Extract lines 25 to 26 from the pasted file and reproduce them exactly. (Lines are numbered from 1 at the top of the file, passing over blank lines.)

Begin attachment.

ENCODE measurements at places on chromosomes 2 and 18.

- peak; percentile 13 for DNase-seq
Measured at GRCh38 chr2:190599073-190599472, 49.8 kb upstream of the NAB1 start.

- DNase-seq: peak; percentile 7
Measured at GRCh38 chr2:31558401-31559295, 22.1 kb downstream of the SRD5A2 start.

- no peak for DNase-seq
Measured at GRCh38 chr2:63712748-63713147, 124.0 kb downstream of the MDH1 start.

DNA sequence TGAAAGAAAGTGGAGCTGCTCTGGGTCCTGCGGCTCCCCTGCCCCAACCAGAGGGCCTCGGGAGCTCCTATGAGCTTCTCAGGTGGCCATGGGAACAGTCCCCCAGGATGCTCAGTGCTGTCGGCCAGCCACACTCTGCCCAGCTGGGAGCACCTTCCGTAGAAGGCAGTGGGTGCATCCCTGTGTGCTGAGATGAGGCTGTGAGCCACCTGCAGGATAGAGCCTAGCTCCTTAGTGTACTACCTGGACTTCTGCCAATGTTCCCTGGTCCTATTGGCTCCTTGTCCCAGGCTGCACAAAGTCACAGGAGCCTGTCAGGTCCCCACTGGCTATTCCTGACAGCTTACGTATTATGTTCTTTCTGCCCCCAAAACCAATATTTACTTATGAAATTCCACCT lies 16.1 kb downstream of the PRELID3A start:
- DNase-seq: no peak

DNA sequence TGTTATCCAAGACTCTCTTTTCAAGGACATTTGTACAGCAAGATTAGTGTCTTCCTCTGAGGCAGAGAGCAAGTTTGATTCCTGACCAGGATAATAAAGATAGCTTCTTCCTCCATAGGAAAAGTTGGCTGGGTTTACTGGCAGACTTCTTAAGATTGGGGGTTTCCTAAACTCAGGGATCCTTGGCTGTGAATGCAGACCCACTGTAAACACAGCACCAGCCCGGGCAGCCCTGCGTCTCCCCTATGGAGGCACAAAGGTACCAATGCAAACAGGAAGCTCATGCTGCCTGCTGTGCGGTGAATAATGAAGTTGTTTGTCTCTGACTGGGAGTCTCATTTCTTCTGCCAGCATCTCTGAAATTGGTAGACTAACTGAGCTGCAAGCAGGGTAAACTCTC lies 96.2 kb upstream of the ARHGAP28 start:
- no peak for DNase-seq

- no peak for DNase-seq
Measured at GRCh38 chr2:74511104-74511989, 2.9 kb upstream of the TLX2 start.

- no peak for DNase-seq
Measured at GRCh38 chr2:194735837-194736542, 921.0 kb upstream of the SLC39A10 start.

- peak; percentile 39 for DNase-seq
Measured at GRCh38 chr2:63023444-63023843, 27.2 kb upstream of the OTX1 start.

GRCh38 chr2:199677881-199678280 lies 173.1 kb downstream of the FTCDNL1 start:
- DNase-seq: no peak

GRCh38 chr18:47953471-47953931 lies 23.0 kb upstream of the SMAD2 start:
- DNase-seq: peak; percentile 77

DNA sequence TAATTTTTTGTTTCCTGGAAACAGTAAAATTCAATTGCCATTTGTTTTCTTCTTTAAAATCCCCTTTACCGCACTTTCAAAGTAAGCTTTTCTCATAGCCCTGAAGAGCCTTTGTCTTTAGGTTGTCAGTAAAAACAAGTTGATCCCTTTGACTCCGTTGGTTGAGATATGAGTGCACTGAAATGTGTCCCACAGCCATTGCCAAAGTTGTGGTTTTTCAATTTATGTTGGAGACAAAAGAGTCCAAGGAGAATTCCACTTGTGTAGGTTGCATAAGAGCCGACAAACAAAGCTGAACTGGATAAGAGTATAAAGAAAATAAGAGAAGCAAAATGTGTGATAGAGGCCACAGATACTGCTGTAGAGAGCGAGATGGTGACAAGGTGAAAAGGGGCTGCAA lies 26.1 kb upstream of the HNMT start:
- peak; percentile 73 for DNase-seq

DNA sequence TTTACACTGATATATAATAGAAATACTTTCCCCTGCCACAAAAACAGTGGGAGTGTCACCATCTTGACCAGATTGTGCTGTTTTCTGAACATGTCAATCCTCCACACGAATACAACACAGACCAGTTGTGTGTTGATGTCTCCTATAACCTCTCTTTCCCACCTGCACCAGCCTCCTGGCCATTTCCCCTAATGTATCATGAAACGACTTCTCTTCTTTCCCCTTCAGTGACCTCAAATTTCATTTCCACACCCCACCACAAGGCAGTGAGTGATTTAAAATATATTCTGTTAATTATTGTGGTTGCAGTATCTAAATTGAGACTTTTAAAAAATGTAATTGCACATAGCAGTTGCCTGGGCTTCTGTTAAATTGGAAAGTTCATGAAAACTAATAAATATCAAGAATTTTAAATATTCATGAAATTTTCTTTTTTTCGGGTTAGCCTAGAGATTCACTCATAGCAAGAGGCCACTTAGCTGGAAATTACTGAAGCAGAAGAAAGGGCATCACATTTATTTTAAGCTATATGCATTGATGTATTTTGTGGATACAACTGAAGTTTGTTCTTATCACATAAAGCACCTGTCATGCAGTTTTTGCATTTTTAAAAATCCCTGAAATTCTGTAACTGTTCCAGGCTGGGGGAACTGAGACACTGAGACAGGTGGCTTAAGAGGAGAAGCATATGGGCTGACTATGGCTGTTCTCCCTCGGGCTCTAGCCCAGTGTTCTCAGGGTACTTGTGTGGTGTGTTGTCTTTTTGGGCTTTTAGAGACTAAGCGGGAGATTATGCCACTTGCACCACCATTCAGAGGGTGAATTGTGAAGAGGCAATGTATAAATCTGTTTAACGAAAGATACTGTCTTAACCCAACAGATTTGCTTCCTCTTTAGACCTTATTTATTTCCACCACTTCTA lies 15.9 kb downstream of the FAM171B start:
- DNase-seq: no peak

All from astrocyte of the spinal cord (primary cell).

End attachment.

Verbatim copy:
- DNase-seq: no peak

All from astrocyte of the spinal cord (primary cell).